It's not a mere matter of politics.
written: 10:01 p.m. on Sunday, Jan. 25, 2009

I'll say two things about the Australian Open and then I'll move on.

First: I hope Djokovic loses tonight but Marcos Baghdatis gave back the two breaks he got in the second and lost the tie-break. They're on serve in the third. LE SIGH!

Along a similar vein, maybe I should stop hoping for Roger's rivals to lose, just in case karma bites me in the ass. Just in case.

Second: I want to marry Dinara Safina. She's Marat Safin's sister and the same age as me and I absolutely loved her when I saw how she came back from 2-5 in the third set to win the match. She's unbelievably muscular. Even better, she plays like a man. I love her. LOVE! Daniela Hanchutova may be the hottest female tennis player ever, but Safina is currently my favourite female, and my pick to win the trophy on the women's side. I thought she was fugly as hell for the longest time. I still think she's not the most attractive female around, but I think it's the almost-butch vibe about her that makes me think she's attractive now. HAHA. Apparently she lost 7 kilos over the off-season in an effort to improve her fitness. She was really hard on herself even after winning that match with that amazing comeback, which only makes me respect her more. I don't like people that rest on their laurels and repeatedly pat themselves on the back for a job well done when it could have been done much better. Safina could've won it a lot faster, but she didn't - and she recognised that.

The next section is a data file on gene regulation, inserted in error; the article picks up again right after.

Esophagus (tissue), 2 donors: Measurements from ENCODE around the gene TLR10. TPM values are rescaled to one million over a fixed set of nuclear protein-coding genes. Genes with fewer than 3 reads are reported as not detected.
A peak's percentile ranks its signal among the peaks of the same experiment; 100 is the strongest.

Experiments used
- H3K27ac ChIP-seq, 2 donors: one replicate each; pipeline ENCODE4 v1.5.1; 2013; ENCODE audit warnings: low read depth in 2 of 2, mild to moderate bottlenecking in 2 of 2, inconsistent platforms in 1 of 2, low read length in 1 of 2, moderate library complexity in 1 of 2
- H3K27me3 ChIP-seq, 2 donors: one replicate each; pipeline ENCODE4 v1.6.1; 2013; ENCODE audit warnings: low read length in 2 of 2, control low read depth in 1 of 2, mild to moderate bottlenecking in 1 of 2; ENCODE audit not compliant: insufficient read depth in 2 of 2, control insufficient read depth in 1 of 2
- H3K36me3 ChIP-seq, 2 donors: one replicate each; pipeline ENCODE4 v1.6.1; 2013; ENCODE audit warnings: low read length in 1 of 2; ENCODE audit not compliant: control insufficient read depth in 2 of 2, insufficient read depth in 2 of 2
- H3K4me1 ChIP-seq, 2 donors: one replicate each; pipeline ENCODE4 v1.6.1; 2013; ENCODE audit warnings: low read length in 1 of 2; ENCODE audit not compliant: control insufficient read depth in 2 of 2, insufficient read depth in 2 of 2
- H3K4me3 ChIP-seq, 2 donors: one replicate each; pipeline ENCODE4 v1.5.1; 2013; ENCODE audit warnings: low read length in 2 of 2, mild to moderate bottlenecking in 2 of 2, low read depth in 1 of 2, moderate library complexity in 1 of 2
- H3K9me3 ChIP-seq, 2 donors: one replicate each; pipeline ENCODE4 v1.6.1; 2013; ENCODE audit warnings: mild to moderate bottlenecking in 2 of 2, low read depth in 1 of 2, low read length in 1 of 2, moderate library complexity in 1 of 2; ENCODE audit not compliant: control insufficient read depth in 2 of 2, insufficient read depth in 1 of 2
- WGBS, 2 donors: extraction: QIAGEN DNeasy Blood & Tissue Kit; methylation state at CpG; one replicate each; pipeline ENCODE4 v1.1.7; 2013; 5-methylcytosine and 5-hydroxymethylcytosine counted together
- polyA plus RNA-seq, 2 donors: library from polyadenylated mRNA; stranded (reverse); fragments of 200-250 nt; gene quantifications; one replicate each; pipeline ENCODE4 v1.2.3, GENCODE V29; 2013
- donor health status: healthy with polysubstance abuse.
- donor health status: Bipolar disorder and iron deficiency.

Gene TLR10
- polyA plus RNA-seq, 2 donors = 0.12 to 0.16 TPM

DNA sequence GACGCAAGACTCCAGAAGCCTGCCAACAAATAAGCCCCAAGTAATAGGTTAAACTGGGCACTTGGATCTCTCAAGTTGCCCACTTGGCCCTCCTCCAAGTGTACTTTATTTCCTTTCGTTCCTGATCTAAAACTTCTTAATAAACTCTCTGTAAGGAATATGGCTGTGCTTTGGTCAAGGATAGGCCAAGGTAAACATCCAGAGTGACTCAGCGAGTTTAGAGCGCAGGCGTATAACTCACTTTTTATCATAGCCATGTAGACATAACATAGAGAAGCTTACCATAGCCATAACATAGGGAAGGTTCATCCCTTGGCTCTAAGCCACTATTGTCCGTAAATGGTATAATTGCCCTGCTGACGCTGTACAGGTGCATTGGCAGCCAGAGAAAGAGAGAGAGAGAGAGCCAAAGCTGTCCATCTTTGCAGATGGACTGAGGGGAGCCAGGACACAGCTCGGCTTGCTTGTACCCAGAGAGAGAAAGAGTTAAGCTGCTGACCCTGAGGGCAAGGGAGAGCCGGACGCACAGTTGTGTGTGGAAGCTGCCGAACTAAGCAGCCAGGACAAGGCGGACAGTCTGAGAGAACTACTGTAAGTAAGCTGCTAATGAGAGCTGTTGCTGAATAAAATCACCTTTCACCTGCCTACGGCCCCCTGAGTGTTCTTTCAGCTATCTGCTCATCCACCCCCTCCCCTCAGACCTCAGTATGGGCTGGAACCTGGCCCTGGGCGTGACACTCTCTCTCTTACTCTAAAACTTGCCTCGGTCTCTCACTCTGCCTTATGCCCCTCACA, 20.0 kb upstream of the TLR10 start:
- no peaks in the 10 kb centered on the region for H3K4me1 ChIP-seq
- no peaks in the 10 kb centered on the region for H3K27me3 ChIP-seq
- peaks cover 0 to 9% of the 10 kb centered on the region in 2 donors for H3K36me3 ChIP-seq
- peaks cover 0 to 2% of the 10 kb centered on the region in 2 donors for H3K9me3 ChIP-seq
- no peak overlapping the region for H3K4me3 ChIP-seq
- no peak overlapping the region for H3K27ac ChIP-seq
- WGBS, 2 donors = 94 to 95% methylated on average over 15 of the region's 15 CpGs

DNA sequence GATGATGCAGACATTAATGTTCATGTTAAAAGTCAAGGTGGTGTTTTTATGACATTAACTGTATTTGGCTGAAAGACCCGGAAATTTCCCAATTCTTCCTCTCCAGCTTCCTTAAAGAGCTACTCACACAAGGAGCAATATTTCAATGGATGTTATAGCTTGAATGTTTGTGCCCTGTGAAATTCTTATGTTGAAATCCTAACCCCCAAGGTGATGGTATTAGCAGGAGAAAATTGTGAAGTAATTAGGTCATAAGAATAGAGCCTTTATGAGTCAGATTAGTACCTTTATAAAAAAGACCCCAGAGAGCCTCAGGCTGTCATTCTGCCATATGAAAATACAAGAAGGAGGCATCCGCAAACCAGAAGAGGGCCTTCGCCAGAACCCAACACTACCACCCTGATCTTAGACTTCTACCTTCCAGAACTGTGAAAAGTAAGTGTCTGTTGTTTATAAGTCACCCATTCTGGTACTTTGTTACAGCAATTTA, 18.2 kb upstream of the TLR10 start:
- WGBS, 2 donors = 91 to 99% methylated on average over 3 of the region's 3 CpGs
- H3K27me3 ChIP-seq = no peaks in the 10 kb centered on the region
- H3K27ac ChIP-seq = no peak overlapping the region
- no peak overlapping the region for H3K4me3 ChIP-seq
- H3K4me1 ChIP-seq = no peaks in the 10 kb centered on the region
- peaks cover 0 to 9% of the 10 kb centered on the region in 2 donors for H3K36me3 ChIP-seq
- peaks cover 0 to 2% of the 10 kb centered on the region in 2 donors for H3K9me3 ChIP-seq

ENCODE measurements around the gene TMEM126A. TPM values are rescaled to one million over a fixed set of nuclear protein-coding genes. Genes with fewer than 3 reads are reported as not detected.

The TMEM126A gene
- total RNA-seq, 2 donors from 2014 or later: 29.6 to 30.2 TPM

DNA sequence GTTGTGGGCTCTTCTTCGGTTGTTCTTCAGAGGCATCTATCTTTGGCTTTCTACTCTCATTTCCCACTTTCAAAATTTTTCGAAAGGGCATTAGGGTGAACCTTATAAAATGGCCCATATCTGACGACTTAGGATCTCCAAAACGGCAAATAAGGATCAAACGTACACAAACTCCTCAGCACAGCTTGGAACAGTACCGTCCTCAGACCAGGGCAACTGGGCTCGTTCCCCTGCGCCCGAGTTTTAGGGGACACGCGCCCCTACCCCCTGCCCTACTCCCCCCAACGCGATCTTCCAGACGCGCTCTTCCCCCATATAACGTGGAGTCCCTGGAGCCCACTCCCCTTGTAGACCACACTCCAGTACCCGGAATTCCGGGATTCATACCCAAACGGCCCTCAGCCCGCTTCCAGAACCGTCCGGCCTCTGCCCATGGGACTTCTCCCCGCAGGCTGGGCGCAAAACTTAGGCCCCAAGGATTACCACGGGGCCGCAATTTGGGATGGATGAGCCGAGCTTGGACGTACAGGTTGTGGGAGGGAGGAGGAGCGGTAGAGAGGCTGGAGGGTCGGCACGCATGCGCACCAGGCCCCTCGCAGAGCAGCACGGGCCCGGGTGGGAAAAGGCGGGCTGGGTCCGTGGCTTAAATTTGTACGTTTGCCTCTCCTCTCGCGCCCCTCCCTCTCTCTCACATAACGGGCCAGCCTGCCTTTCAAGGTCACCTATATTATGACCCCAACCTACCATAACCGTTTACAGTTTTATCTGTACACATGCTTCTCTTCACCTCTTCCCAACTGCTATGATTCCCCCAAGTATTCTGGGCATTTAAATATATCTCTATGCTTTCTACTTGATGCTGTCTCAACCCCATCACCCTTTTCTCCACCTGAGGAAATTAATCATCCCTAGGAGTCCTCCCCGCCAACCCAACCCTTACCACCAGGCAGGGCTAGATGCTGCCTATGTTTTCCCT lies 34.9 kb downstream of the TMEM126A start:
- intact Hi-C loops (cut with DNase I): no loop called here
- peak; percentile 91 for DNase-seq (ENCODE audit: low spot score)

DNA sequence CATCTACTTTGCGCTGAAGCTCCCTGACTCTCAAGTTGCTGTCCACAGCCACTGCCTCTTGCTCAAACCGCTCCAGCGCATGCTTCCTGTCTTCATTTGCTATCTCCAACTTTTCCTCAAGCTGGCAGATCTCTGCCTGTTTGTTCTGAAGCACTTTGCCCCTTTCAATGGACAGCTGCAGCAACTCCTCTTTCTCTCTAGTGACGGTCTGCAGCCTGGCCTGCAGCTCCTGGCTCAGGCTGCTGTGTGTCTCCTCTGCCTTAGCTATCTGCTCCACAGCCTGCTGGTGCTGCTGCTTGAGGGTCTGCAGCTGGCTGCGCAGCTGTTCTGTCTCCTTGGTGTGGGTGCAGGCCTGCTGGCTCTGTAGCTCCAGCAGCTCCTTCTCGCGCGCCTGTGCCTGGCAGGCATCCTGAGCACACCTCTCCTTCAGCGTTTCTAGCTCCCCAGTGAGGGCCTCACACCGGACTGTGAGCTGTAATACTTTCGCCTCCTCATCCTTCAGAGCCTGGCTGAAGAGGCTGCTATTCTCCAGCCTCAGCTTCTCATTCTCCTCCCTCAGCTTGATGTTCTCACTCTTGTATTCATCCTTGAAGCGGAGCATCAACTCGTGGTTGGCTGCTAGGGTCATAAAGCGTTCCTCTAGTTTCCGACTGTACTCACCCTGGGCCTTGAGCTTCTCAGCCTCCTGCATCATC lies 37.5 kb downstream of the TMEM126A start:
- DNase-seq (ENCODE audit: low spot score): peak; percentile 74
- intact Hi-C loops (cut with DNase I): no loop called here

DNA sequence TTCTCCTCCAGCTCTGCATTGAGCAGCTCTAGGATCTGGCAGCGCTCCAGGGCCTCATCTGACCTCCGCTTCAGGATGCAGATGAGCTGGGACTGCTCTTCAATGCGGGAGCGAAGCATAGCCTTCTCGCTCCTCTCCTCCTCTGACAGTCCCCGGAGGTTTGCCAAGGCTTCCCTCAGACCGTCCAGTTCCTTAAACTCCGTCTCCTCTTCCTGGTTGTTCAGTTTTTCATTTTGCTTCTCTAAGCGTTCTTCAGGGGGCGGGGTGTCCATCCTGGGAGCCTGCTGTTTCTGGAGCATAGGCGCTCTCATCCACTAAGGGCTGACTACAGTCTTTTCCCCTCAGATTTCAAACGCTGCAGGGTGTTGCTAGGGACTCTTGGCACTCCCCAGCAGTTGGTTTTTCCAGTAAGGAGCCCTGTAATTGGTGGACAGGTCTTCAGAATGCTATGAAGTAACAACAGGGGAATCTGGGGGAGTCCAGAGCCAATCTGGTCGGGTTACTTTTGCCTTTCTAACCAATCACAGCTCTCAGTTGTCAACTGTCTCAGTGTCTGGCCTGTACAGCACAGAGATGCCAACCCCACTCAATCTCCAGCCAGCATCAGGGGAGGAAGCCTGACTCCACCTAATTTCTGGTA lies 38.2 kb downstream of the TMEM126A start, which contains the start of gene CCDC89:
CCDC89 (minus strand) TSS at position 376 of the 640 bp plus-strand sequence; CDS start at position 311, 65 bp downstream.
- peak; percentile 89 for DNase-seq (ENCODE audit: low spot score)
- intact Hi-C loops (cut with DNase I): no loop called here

I love her. She faces the Aussie favourite Jelena Dokic next, and although I was really happy Dokic won that foul-looking Russian who shrieks like a hyena as she hits the ball (who was also responsible for ejecting that annoying, fist-pumping Ana Ivanovic from the tournament), I totally want my Safina to win. She's amazing. She can TOTALLY win this tournament if she doesn't lose her focus and hits the ball on all the right spots.